12 AUG 2019: The United States often calls out the world's most dangerous places, warning its people about the risks of travelling to countries that are at war, under terrorist threats, experiencing civil unrest or displaying significant anti-American sentiment. The latest mass shootings have triggered a third country as well as Amnesty International to caution about gun violence in the US.

Last week Venezuela and Uruguay warned their citizens of dangers of travel to the US following the deaths of 31 people over the previous weekend in Dayton, Ohio, and El Paso, Texas.

On Sunday, Japan's consulate in Detroit issued a general warning to its citizens in the United States, noting the potential for gun violence given the prevalence of weapons, calling the US a “gun society.”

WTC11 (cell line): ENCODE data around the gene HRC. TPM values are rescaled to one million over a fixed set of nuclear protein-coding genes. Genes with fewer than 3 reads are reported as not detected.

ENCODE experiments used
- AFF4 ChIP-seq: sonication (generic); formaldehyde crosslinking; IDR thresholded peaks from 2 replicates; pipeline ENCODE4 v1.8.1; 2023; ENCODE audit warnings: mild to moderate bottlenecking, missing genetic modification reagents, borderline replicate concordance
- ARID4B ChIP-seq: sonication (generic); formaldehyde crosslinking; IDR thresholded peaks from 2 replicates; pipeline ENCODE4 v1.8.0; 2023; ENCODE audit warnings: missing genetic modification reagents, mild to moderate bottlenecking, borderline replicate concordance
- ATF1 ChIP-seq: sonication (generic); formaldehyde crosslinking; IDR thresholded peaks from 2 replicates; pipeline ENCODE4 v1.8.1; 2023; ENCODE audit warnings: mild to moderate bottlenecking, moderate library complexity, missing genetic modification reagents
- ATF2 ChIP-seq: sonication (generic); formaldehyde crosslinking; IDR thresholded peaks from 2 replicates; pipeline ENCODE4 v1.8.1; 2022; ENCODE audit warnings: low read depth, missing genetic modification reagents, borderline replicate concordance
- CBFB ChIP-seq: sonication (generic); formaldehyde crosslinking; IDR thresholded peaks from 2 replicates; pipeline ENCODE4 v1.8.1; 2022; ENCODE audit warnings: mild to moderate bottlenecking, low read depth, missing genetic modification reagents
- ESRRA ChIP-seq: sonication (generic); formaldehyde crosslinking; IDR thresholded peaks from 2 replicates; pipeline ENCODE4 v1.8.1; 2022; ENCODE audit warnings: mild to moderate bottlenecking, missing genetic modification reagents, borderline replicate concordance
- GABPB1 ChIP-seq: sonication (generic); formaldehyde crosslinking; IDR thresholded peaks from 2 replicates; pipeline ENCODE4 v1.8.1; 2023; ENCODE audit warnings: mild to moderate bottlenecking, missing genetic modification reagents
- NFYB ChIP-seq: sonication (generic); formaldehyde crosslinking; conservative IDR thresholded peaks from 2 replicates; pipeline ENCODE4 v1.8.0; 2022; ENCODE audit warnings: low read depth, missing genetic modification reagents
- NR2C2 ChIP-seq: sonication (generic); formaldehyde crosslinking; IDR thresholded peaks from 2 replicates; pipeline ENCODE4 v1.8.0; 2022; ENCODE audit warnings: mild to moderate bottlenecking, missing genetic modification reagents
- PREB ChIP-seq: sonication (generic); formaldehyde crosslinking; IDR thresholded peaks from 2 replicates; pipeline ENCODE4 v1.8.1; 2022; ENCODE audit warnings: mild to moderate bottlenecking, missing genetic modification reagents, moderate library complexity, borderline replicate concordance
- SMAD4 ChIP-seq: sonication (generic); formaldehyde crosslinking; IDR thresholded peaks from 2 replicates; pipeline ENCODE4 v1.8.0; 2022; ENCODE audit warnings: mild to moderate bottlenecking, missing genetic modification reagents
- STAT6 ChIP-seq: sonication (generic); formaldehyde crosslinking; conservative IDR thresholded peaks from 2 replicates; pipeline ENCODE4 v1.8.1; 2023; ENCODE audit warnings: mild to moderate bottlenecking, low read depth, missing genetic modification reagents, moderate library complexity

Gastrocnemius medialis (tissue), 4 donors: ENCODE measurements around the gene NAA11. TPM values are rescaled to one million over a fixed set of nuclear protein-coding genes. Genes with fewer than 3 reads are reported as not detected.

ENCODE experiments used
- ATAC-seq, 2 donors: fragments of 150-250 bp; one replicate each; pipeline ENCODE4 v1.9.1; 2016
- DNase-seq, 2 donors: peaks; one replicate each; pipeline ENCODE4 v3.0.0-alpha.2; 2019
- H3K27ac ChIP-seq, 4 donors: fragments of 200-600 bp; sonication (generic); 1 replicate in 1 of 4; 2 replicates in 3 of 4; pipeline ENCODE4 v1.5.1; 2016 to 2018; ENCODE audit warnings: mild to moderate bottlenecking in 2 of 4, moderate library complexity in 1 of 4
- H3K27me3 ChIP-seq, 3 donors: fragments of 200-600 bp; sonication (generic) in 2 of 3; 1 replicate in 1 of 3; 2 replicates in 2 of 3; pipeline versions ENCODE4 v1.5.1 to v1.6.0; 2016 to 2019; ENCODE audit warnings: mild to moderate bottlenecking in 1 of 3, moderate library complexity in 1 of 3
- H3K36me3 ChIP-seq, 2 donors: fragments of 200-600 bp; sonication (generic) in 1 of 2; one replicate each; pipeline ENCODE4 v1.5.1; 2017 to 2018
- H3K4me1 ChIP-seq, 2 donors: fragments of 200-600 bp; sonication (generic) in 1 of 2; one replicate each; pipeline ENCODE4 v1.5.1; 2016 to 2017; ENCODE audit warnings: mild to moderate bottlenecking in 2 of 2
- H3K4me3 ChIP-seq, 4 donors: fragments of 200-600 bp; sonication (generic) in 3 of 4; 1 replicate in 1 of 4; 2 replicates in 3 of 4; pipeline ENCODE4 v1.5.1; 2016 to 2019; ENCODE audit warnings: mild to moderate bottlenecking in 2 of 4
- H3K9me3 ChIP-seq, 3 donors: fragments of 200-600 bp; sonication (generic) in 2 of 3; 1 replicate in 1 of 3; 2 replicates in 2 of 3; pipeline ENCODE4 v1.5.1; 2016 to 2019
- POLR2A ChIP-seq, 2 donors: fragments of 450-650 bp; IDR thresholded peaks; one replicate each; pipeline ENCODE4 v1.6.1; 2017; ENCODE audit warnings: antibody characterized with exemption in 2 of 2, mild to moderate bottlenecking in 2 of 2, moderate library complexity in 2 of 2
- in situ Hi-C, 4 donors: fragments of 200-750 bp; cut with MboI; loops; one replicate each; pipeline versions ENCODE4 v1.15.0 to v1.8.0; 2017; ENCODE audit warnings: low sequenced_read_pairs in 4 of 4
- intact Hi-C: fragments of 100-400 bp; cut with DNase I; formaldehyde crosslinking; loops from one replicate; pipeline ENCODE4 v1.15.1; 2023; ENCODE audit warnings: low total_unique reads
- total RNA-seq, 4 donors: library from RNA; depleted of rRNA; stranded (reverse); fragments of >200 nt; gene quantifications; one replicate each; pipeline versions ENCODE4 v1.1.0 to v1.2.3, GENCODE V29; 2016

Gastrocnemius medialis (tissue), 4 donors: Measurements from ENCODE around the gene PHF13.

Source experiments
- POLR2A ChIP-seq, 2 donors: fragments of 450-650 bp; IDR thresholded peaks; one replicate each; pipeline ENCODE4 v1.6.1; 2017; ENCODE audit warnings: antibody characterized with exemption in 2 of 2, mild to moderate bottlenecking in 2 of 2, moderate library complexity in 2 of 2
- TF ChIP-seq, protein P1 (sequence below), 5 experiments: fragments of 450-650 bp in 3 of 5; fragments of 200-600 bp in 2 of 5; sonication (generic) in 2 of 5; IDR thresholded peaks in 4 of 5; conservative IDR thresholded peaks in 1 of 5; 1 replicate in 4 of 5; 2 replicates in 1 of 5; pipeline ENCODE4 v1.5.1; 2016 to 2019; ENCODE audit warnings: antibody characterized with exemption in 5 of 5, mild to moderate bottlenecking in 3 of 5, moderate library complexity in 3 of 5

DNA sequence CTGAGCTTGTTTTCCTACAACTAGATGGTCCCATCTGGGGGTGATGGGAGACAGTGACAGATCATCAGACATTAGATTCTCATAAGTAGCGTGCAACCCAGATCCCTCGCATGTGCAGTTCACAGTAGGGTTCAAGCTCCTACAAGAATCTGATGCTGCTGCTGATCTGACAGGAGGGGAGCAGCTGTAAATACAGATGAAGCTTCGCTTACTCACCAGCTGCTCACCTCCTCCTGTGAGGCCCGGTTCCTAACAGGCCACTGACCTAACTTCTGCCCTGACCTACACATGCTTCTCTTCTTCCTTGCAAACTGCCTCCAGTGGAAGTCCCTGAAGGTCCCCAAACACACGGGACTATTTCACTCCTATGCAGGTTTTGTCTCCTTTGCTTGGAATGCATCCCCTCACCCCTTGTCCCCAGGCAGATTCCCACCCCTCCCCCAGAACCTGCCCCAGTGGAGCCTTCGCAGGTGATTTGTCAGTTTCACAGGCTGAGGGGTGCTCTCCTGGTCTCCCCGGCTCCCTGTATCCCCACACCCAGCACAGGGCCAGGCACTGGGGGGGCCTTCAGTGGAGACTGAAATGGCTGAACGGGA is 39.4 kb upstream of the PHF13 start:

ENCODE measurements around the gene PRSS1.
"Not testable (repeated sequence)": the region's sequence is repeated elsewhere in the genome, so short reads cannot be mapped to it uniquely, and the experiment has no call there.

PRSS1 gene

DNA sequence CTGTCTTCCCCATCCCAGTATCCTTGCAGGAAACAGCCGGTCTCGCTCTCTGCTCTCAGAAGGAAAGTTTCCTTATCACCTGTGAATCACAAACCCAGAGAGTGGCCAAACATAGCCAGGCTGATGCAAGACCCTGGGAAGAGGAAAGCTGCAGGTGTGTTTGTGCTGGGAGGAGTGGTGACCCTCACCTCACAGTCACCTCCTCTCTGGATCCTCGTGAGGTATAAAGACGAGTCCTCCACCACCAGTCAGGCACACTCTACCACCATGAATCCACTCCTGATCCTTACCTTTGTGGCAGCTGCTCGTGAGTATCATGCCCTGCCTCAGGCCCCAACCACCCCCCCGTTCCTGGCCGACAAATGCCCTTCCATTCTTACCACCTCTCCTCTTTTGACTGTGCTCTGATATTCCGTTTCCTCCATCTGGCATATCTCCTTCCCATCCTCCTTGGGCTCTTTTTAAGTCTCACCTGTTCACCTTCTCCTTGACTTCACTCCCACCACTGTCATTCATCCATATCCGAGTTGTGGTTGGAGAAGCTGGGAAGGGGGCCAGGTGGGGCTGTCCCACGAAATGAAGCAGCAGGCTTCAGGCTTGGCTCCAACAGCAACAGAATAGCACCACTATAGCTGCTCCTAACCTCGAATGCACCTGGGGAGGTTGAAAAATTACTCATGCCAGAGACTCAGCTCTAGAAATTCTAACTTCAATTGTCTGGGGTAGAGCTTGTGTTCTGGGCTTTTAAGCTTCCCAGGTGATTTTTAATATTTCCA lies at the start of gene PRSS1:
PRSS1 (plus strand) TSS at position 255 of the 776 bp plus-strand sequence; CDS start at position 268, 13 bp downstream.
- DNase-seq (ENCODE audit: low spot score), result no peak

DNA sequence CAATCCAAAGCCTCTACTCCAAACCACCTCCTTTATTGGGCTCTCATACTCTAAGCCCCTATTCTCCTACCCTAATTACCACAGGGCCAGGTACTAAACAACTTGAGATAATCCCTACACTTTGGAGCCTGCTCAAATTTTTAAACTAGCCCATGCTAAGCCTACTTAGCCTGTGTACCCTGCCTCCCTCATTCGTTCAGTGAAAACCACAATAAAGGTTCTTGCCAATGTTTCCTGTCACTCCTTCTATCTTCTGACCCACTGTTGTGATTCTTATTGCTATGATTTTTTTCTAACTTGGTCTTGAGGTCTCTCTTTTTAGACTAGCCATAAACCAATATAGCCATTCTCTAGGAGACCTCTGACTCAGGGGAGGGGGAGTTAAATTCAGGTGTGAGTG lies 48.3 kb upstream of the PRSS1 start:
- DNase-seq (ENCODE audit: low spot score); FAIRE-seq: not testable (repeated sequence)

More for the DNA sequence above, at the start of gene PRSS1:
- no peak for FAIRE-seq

Japanese citizens are advised to pay attention to the potential for gunfire “everywhere” in the US Guns are highly restricted in Japan, a country with one of the lowest rates of gun crime in the world.

When Donald Trump was asked for a reaction to the news of countries issuing travel warnings to the US, he replied, “Well, I can’t imagine that. But if they did that, we’d just reciprocate. We are a very reciprocal nation, with me as the head. When somebody does something negative to us in terms of a country, we do it to them.”

Amnesty International, a human rights organization, issued its own travel warning, calling growing gun violence in the United States a human rights crisis, which could put travellers in the cross hairs for their race, country of origin or sexual orientation.

“People in the United States cannot reasonably expect to be free from harm,” said Ernest Coverson of Amnesty International USA. “A guarantee of not being shot is impossible.”

Realated article: BE CAREFUL OUT THERE

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